“Leave no one.” With a stone expression of determination in his features, the medic brought fourth the case which was his kit and extracted a gray pouch and proceeded to dump the granular contents over the worst of the Endi’s wound, receiving a fierce hiss in return. Ignoring this protest, the medic proceeded to clamp both hands on the scaled skin over the wound, using the pressure of his body weight to staunch the bleeding. This done, removing pressure, he proceeded to place a liquid solution over the wound. With the wound sealed, and the human about to make his leave when he was spoken to again.
“Why does thee do this? Why does thee heal me, thy enemy?”
“We leave no one to die.”
“Who is thee?”
“Pettycoreman Johan Semit.” Adjusting the helm on his head and the optical camouflage around him, the medic jumped up and sprinted across the crimson fields again to his next patient.

  
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Short Two ( 01:23:14 SunDec 7 2003 )

AAY 463, Ninth Revolution, Sixth Block, Approximately 23.30 cycles.
Six revolutions after the initial Endi’ta-Human conflict on IP01.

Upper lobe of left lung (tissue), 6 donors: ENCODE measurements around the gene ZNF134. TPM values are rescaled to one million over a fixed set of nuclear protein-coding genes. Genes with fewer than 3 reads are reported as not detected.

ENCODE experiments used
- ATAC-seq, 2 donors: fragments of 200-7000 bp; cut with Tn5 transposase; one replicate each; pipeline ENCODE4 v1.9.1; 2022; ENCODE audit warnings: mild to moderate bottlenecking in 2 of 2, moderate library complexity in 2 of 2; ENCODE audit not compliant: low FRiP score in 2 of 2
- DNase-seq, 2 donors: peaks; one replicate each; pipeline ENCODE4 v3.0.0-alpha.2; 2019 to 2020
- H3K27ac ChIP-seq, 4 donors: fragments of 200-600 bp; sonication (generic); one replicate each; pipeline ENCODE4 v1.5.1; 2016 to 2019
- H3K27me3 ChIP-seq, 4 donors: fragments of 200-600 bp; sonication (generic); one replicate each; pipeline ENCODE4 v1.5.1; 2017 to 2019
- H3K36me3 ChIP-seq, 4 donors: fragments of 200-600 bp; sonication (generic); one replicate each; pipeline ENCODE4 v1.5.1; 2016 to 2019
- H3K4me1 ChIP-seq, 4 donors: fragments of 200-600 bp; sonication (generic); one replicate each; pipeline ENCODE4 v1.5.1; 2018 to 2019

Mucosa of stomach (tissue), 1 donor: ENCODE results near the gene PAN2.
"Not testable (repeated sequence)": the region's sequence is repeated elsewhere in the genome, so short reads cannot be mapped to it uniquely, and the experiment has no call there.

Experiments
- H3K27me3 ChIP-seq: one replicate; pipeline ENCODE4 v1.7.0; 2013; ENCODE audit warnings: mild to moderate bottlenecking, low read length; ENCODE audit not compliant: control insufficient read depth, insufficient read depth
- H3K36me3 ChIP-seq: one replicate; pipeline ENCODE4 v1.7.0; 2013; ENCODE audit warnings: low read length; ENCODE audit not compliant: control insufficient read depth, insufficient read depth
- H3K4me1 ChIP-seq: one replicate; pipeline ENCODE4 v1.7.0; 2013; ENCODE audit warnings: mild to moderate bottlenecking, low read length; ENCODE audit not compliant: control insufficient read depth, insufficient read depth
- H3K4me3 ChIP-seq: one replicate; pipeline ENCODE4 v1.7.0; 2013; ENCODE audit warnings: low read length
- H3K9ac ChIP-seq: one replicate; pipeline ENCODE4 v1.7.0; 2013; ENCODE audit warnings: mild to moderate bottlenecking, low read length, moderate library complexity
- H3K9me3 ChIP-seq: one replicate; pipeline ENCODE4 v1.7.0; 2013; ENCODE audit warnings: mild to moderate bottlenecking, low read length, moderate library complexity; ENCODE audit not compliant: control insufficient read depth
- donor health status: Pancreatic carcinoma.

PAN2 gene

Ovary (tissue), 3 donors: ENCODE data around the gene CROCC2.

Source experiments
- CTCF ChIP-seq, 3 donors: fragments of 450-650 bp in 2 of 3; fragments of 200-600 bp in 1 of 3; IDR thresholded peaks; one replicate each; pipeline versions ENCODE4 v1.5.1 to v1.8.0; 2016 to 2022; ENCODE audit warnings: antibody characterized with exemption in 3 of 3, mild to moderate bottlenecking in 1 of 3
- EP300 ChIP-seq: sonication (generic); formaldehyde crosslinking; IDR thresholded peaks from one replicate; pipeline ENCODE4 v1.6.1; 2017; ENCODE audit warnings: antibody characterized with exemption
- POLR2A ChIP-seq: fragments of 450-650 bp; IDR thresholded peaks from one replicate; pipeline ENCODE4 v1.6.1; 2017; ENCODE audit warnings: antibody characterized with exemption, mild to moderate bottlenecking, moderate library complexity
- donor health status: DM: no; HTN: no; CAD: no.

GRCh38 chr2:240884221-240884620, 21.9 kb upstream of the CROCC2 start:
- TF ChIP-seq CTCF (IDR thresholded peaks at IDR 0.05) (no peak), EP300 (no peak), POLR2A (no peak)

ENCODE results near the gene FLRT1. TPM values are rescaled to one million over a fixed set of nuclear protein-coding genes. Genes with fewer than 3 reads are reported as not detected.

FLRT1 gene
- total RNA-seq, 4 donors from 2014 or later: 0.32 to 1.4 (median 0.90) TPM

More than a few hands strayed toward their owner’s blades. Not surprising, seems how three armed Endi’ta warriors were walking down the main hallway to the main bridge of the Megladon—the satellite base for all of the human operations on IP01. Even donning heavy leather and titanium boots, the clicking steps of the Endi echoed down the halls. No one spoke. The Endi weren’t quite as tense as the humans watching them. They knew why they were here; most of the humans did not. One of them walked ahead of the others. He wasn’t visibly taller or bigger in any way than the other two—the endi differ very little on size from individual to individual. On closer inspection one would make out the complex orange scale patterns on his head and shoulders. Marks of a leader. More obvious to the untrained eye was the elaborately engraved set of pauldrons and greaves he sported, opposed to the brushed metal ones of the other two. More prominent than his markings or his armor was his scar. From the chest down diagonally to a point below the ribs on his left side was one long scar.